If the goggles fit, wear them

If there’s one thing that swimmers are super passionate about, it’s their goggles.

It’s hard to come by a seasoned swimmer who isn’t a raving advocate for their favourite brand or style.

It also doesn’t take much to get these one-eyed opinions, either. Simply ask for a recommendation on social media and you’ll be flooded with believers.

In my clinics, the question of goggles comes up first-equal with sharks.

It seems the biggest concern people have about ocean swimming is whether they’ll be able to see a shark clearly enough!

Here’s my take.

A great pair of goggles is a pair that fits.

The best pair of goggles is a new pair.

We all have differently shaped faces, different skin and different needs, so there’s no such thing as one-style-fits-all goggles.

And, sorry to burst the believer’s bubble, but there’s also no such thing as a pair of goggles that don’t fog or that won’t leak, eventually.

We put goggles under immense pressure in a gruelling environment; salt, sand, and sun (not to mention, chlorine). We leave them in bags without cases in the back of our stinking hot cars. The fact is they’ll simply break down after a while.

Once you’ve found goggles that fit and you’ve committed to replacing them each summer, you should be thinking about the style you choose and its role.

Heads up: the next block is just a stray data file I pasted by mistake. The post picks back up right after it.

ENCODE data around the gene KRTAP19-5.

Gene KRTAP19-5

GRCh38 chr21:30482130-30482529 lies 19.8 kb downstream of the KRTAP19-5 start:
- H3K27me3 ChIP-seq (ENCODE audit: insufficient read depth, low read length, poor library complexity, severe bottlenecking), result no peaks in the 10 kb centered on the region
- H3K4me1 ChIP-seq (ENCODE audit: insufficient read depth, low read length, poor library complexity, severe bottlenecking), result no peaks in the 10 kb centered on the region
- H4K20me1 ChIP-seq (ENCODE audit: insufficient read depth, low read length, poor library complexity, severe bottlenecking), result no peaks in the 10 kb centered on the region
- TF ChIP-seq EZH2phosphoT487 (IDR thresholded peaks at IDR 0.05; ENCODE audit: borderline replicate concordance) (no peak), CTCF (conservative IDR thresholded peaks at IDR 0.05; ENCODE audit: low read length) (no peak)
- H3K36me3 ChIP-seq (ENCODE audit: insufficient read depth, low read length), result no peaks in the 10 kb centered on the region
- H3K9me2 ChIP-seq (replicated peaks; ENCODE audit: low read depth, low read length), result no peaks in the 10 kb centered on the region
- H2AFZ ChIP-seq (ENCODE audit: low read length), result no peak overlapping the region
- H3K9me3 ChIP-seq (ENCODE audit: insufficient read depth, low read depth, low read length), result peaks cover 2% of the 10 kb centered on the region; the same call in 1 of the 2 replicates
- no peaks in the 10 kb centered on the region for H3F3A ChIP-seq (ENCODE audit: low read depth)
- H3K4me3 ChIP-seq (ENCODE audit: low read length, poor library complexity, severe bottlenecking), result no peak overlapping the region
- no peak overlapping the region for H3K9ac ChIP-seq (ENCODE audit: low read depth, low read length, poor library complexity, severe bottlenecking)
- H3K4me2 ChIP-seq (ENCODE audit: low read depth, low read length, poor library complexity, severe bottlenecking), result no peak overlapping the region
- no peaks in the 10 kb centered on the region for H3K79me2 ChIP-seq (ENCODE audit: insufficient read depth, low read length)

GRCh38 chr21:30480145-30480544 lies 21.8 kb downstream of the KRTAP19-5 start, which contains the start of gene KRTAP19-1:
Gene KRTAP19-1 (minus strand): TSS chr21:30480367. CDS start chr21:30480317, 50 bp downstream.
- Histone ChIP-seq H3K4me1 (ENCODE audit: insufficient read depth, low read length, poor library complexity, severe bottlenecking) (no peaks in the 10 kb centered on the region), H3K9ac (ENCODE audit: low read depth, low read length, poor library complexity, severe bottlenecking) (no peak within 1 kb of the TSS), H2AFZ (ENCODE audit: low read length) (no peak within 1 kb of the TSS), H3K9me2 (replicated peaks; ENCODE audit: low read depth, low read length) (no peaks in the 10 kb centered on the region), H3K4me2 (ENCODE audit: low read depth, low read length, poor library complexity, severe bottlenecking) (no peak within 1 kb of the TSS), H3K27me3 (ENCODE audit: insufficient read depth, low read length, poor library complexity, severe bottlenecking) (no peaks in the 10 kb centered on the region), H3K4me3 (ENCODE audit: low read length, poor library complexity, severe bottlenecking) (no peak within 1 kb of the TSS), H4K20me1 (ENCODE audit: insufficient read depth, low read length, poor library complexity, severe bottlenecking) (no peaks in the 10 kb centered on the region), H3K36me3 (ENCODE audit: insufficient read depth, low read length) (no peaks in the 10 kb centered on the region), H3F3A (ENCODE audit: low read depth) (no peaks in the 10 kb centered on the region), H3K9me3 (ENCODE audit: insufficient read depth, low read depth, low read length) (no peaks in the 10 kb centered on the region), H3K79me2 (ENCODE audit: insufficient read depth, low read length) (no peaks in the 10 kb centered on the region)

In my gear bag, I carry a number of options.

I favour the low-profile Vorgee Missiles for the surf because this style of goggles will stay on your face when diving in and body surfing. They’ll just handle the rigours of the wave zone better than most.

For the pool and open water, I wear softer, wider-view goggles, like the Vorgee Vortech, you might even enjoy the larger mask style that has become popular among the masters demographic. This style will open up your peripheral vision and feel soft on your face.

Perhaps the thing I’m most passionate about when it comes to goggles is the lens type. I’ve long been a proponent of clear lenses for ocean swimming and so no matter what style I have, I’ll have it with both clear and tinted lenses, preferably polarised.

The reason for my addiction to clear lenses is three-fold; 

  1. most ocean swimming is conducted in the low light of the early morning,
  2. I want my vision to be as close to natural as possible so I can see every lump, bump and wave on the water, and,
  3. they reduce the number of factors that can lead to reduced vision (usually a combination of fog, water, scratches, and depth of tint).

Goggles are the window to enjoying your ocean swimming.

Do yourself a favour, find a pair that fit well and replace them often. You’ll see better, perform better and feel better.

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